The Paranoid Prescience of The Bodyguard

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In the moment, the 1992 romantic thriller was Whitney Houston’s movie star moment. Looking back, the film seems to glimpse the all-access future of fame and the rise of surveillance culture. 

Graphic by Drew Litowitz, photo by Fotos International/Getty Images

In this ongoing series, we revisit some of our favorite music movies—from artist docs and concert films to biopics and fictional music flicks—that are available to stream or rent. Our selections this month will focus on musician-actors finding their perfect roles.

It seemed an odd choice that Whitney Houston’s face, that face, was obscured in the key art for her acting debut. By the time of The Bodyguard’s release in late 1992, Houston’s was a face millions of people around the world could easily call up. If they hadn’t glimpsed her as a young model, they may have seen her narrowed gaze on the cover of her eponymous 1985 album, her electric smile in the hit video for “How Will I Know,” and her sky-scraping cheekbones all over award shows like the Grammys. They had very likely watched her emote at the Super Bowl in 1991, when she reinvented the national anthem and sent it to the summit of the charts for the first and only time.

Yet on the film’s poster, Houston is all body, head buried into the neck of co-star Kevin Costner. The action shot appropriately evokes the mood of The Bodyguard; Costner carries her like a fireman rescuing a kitten from a burning building. It’s how his character, the stone-faced security expert Frank Farmer, relates to hers, the vulnerable pop star Rachel Marron. But Houston’s absence was conspicuous. According to one persistent rumor, studio executives ordered her face concealed; they feared the prospect of unleashing a high-profile interracial romance onto an America that wasn’t ready for it.

Anyway, Costner recently revealed that the shot featured a body double. It turns out just the hint of Houston was enough. While The Bodyguard was widely panned by critics, and Houston and Costner were both nominated for Golden Razzies, the movie was a massive hit at the box office, grossing over $400 million globally and outpacing even the studio’s expectations. Its record-breaking soundtrack, led by Houston’s career-defining cover of “I Will Always Love You,” elevated her from teen idol to undeniable diva.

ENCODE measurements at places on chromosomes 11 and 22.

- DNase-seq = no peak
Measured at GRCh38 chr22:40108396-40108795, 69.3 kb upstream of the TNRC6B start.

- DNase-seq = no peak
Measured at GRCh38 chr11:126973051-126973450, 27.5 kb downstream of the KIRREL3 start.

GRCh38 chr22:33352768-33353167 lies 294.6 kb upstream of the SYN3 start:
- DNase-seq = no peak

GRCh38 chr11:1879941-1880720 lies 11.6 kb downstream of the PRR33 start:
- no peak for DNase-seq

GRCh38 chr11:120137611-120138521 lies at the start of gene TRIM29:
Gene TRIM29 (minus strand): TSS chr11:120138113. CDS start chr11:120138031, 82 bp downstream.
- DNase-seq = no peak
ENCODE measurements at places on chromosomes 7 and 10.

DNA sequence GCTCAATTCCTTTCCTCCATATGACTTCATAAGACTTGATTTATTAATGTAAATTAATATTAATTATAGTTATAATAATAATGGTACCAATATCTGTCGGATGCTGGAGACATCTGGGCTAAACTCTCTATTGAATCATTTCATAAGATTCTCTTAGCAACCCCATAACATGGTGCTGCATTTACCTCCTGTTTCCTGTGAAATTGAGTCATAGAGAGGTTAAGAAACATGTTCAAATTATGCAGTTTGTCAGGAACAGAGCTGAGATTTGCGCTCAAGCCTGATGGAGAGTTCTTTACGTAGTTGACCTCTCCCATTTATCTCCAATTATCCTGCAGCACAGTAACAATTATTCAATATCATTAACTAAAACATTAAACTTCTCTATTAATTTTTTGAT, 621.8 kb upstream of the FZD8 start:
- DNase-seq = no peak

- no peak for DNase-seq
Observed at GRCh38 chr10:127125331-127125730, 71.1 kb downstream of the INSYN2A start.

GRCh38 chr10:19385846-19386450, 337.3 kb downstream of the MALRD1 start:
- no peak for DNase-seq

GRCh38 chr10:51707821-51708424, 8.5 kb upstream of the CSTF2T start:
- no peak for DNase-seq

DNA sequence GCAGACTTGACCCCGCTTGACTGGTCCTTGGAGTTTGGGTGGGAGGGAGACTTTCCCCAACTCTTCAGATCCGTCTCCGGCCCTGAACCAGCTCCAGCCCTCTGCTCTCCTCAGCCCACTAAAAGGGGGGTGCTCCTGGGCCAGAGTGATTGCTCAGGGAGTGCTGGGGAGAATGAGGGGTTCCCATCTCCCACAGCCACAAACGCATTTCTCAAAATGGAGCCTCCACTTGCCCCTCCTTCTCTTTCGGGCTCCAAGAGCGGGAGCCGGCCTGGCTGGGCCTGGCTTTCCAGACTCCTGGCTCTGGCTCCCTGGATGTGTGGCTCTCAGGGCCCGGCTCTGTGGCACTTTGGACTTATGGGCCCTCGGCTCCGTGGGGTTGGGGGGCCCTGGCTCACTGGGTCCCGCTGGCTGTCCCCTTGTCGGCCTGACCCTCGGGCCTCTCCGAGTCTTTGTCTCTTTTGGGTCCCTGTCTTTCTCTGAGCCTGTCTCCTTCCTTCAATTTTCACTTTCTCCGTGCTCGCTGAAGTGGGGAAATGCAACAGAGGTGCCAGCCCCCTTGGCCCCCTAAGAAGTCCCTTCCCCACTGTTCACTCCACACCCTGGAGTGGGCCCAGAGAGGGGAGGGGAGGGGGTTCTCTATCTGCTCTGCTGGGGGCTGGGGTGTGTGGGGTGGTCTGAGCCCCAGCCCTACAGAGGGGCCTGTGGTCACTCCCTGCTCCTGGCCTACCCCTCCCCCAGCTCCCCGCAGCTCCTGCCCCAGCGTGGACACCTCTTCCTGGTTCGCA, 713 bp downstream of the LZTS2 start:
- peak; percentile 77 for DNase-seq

Decades on, the film still embodies a strange liminal status, somewhere between cringe and iconic. It’s saddled by awkward writing, jumpy editing, and a melodramatic tone that at times makes it feel more like a horror movie than a romantic thriller. Unbeknownst to her, Rachel is the target of a crazed stalker. Concerned for her safety, her manager convinces Frank to sign on to protect her. As an unlikely romance develops between the pair, Frank discovers, and thwarts, a second threat: someone close to Rachel has hired a hitman to make assassination attempt after assassination attempt until she is dead. It’s a plot that relies on outdated gender tropes while ignoring the racial dynamic the public was clearly attuned to at this time. Had we ever seen a Black woman in need of protection? Had such protection ever come in the form of a man like Frank Farmer, an extension of the state? The filmmakers (director Mick Jackson and writer Lawrence Kasdan) did not seem to care.

But for its obvious flaws, The Bodyguard is incredibly compelling in its prediction of some of the pressing cultural norms and social anxieties that would shape the 1990s and beyond, from the onscreen evolution of the pop star figure, to the tension of a celebrity-first media culture, and the rise of surveillance paranoia. In this current era of cash-grab reboots, it’s almost surprising that a contemporary version starring, say, Rihanna and Henry Golding isn’t already in the works.



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